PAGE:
Residents in eastern Iowa, including Scott and Muscatine counties, could see a decrease in mental health services for the first time in a decade if the Iowa Legislature does not correct the system's funding situation, the leader of a five-county service region warned.
Lori Elam, CEO of Eastern Iowa Mental Health/Disability Services Region, offered the same bleak prediction Tuesday to the Scott County Board of Supervisors as she did a week ago to her governing board. "We'll probably be developing a plan of reductions," she said in her quarterly update to the supervisors. "The last time we did it was 2009."
Elam, who coordinates regional mental health services across Scott, Clinton, Muscatine, Cedar and Jackson counties, said the region will be forced to cut programs and/or expenditures if the legislature does not "fix the levy piece of this."
In the most recent session, Iowa legislators revised a 2017 law that had required regions spend down their mental health fund balance to 20 percent by July 1, 2020. The new House File 691 now allows regions to maintain a 40 percent fund balance and gives them three more years until 2023 to spend it down to that point.
"They didn't realize what the unintended consequences would be (of the earlier legislation)," she said in an interview Wednesday. "Regions were spending money for the sake of spending quickly and levying zero (in property taxes)." The result was regions then were forced to levy at the maximum the next year and "created a bouncing levy situation."
No changes were made this year to change the levy cap, which for Scott County holds the mental health tax levy at $30.78 per capita. It generates $9.2 million a year toward a $12 million budget.
"We can't continue living with this deficit budget," Elam said.
Programs are successful
Elam said new statistics show the reach and success of the region's mental health services.
As of the end of March, the region had a total of 2,183 face-to-face and tele-health evaluation and is on pace to reach 2,910 by fiscal year end. In addition 60% of those seen in a hospital have been reconnected to community services without hospitalization.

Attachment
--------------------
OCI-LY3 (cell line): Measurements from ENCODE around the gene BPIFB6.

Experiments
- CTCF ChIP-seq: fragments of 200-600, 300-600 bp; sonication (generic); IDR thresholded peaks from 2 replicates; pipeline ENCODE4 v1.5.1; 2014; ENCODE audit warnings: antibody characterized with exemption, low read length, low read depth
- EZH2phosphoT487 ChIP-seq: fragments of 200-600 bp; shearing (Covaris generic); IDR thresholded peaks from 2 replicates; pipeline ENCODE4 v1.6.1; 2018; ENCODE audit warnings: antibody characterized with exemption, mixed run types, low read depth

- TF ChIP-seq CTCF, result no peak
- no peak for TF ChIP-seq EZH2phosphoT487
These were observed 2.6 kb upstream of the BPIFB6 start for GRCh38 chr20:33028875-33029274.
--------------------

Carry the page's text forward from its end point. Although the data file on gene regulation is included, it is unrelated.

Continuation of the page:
Amid the continuing budget woes, she told supervisors providers are launching new mandated services such as Assertive Community Treatment, or ACT, programs to assist those who don't respond well to traditional services, and Multi-Systemic Therapy for kids and families.
Other new programs include:
- A mobile crisis program, provided by Foundation Two. It will first be introduced in Scott County in June and then in Clinton, Muscatine and Jackson counties by July. Cedar County, she said, already has it because it does not have a hospital.
When a resident in crisis calls 911, they now can be served by a mobile crisis team. "Maybe all they need is to have someone just sit and talk to them or help them resolve the crisis, go to the ER, or connect them with Telehealth or a doctor."
- Beginning in July, Vera French will provide five crisis stabilization beds for individuals with mental illness. During their one- to five-day stay, they will receive other related services.
- The Carol Center, a new Peer Support & Drop-In Center for those with mental illness, opened earlier this month at 808 Harrison St., Davenport, in the former United Neighbors. In its first week of operations, Elam said the center assisted 100 people with a range of services including homeless outreach, peer support, psychiatric rehabilitation and medication management. It is named in honor of the late Carol Lujack, a long-time client of the center, who died in 2002.
In addition, she said the region now has to prepare for how it will serve children as required by legislation signed this spring.
"That system will mirror the adult system," Elam said, adding "There's no money tied to that."
Elam said she is excited to begin providing services to children and the steep learning curve ahead of a new system.
"I think we can do great things... but it's going to take money," she added.